Legal opinion: Why Bounty was smacked with a £400,000 fine – Computing 18/04/2019

18 / 04 / 2019

This article was originally published by computing on 18 April 2019.

James Castro-Edwards explains why Bounty received such a big fine under the old Data Protection Act – which would almost certainly have been much larger under GDPR

When the Information Commissioner fined pregnancy club Bounty (UK) Limited £400,000 for breaches of the Data Protection Act 1998 (DPA), the size of the fine raised a few eyebrows.

Bounty’s non-compliance resulted in more than 14 million club members’ personal data being shared with third parties for direct marketing purposes unfairly, the Information Commissioner’s Office (ICO) ruled, and in a way that was likely to cause members damage or distress.

While describing itself as a pregnancy and parenting support club, Bounty was in practice acting as a data broker

Members’ personal data was shared repeatedly, in some cases up to 17 times in a 12-month period. Club members were not aware that their personal data was being processed, in what the Information Commissioner described as “invisible processing”, and for which Bounty had not established a valid lawful basis.

While describing itself as a pregnancy and parenting support club, Bounty was in practice acting as a data broker.

Bounty was fined under the DPA since the breaches took place prior to the
General Data Protection Regulation (GDPR) taking effect.

The company’s directors should consider themselves fortunate: the maximum fine permissible under the DPA is £500,000, which is significantly lower than the potential maximum under the GDPR. This carries fines of up to four per cent of annual turnover, or £17 million. Had the transgressions taken place when theGDPR was in force, the fine could have been much higher.

Background

Bounty is a pregnancy club which provides information and markets offers and services to parents. It provides ‘Bounty Packs’ of product samples for different stages of pregnancy and parenthood.

Bounty collected personal data for membership registration through its website, mobile app, paper cards and from new mothers at hospital bedsides. As a result, Bounty held the personal data of more than 17 million individuals on its database.

Individuals that used the paper ‘offline’ claim form had no choice but to consent to their personal data being used for marketing purposes

The ICO investigation revealed that from 1st June 2017 to 30th April 2018, Bounty shared more than 35 million records with marketing and profiling agency Axciom, credit reference agency Equifax, marketing agency Indicia and telecoms operator Sky, for the purposes of direct electronic marketing.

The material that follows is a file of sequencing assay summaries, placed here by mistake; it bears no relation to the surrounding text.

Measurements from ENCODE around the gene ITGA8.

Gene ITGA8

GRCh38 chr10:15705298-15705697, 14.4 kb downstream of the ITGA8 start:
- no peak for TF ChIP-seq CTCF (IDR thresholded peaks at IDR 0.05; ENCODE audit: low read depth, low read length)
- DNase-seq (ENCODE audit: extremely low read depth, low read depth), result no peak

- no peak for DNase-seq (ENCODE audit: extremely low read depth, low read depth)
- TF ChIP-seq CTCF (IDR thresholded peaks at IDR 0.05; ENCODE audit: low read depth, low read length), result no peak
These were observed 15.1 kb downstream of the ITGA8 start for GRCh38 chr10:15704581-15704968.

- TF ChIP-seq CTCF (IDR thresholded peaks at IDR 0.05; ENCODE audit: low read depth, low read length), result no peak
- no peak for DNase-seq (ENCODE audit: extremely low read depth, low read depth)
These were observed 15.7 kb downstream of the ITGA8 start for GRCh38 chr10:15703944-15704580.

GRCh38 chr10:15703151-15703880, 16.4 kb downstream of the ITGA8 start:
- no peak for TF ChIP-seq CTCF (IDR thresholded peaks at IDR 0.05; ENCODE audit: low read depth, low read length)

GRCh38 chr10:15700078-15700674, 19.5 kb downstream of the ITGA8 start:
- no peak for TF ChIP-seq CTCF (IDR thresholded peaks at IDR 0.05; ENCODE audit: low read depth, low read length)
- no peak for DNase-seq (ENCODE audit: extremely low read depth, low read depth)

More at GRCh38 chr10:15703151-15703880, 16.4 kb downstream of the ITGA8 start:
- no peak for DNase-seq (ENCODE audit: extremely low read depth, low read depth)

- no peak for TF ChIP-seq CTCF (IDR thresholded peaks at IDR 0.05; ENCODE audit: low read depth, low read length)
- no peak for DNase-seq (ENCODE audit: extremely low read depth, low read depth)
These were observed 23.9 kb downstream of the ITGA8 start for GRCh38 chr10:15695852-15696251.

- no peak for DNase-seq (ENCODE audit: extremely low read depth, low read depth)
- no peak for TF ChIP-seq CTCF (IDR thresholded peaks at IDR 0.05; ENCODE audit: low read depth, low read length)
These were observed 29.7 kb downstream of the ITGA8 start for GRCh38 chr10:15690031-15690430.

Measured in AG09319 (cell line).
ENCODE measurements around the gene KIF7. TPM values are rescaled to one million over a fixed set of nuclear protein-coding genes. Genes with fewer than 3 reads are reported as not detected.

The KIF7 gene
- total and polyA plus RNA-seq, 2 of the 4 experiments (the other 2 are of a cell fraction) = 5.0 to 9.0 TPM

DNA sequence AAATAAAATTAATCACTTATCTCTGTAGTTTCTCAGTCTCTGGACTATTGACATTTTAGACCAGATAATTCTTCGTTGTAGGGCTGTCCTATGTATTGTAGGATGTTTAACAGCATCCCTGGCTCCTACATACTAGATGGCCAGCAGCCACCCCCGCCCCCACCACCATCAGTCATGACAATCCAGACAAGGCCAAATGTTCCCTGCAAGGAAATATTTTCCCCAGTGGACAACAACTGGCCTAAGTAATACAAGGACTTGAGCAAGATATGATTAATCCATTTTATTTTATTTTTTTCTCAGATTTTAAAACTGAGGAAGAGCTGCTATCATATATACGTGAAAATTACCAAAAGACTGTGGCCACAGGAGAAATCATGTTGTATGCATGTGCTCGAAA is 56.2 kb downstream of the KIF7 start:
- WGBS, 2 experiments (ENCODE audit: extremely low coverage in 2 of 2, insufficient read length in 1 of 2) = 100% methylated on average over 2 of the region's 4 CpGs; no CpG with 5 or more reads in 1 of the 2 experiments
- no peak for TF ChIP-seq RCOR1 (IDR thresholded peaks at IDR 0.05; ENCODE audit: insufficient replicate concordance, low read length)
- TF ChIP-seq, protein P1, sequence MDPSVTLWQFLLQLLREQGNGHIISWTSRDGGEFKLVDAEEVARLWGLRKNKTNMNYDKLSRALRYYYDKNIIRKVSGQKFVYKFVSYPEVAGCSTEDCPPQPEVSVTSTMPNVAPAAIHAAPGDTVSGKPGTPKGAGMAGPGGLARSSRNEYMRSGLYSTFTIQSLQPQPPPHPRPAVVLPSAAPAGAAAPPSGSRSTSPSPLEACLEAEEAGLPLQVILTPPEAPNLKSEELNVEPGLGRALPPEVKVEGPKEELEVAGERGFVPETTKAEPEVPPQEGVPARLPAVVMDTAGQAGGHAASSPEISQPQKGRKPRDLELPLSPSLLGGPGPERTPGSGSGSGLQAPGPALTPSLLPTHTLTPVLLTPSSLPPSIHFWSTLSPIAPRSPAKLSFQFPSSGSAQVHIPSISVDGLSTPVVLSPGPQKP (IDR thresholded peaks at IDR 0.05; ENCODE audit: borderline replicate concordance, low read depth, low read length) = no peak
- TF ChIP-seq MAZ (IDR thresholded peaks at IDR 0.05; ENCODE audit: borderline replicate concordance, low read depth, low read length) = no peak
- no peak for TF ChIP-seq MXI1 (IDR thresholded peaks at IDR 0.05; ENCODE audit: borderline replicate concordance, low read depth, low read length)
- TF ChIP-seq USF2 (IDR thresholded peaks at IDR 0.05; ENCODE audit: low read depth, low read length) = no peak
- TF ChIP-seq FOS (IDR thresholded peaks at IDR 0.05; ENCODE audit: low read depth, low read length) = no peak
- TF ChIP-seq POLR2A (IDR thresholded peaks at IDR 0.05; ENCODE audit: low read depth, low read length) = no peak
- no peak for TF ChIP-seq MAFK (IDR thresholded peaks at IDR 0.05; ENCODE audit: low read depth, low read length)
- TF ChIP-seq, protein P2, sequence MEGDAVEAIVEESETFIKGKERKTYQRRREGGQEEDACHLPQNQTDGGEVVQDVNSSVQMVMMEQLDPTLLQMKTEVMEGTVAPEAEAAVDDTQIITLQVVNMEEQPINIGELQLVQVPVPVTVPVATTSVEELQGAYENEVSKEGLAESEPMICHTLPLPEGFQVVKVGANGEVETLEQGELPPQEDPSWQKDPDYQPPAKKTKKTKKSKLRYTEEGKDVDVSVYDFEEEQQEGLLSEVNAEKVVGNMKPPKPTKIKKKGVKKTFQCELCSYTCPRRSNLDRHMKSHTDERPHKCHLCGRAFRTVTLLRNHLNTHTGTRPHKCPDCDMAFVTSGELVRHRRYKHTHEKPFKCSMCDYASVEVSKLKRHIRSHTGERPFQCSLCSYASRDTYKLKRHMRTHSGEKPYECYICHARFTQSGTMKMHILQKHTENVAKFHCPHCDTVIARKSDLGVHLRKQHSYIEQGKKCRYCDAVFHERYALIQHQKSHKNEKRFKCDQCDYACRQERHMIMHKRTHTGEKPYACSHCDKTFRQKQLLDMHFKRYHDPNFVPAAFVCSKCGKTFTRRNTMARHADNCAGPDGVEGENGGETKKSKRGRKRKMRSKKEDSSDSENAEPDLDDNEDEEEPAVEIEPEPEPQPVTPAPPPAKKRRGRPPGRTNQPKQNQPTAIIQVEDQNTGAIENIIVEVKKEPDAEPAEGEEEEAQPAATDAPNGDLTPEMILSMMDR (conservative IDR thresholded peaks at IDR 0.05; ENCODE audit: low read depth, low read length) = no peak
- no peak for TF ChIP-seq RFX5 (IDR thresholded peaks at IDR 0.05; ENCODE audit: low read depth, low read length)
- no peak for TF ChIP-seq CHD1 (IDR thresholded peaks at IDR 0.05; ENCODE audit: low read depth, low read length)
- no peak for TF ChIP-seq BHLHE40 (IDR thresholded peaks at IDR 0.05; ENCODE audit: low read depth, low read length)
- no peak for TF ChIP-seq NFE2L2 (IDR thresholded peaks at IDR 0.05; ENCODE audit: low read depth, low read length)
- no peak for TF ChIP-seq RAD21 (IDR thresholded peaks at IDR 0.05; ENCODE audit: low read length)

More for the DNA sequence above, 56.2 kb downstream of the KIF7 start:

Bounty’s website privacy notice stated that it collected personal data for the purposes of ‘marketing’ and ‘tailoring the service’, and that it may share personal data with ‘selected third parties’. Some third parties were named, though Axciom, Equifax, Indicia and Sky were not identified until the privacy notice was later updated.

Bounty relied on an ‘opt-in’ option from website visitors and app users from which it purported to infer consent, that linked to the website privacy notice.

Individuals that used the paper ‘offline’ claim form had no choice but to consent to their personal data being used for marketing purposes if they wanted to join the club. They did not have access to the website privacy notice, so they were not informed how their personal data would be shared when they provided their information.

Data protection breaches

The ICO found that Bounty failed to comply with its transparency obligations since it had not informed members that it would share their personal data with the four organisations identified above. Members would not have expected their details to be shared in this way, which was unfair and likely to result in damage or distress.

Valid consent must be informed, which was not the case in this instance, since Bounty had not been transparent about its data sharing arrangements

Bounty claimed that it relied on consent as a lawful basis for processing. However, valid consent must be informed, which was not the case in this instance, since Bounty had not been transparent about its data sharing arrangements.

Further, members who had completed the paper ‘offline’ forms had no choice but to consent to their details being used for direct marketing purposes, which is at odds with the requirement that consent must be freely-given.

ICO approach to enforcement

The ICO enforcement action against Bounty follows a trend towards higher fines. Bounty was fined far less than the potential maximum under the GDPR; however, recent ICO activity still relates to breaches of the DPA, which is likely to continue for some time yet.

To date, ICO enforcement action has generally focussed on two particular areas of non-compliance; security and direct marketing. The action taken against Bounty demonstrates that the Information Commissioner can and will use her enforcement powers against non-compliant marketers.

The ICO enforcement action against Bounty follows a trend towards higher fines

The principle of fairness, lawfulness and transparency is fundamental to data protection law, and businesses that send marketing materials that are neither fair nor transparent face a real risk of increasingly sizeable penalties.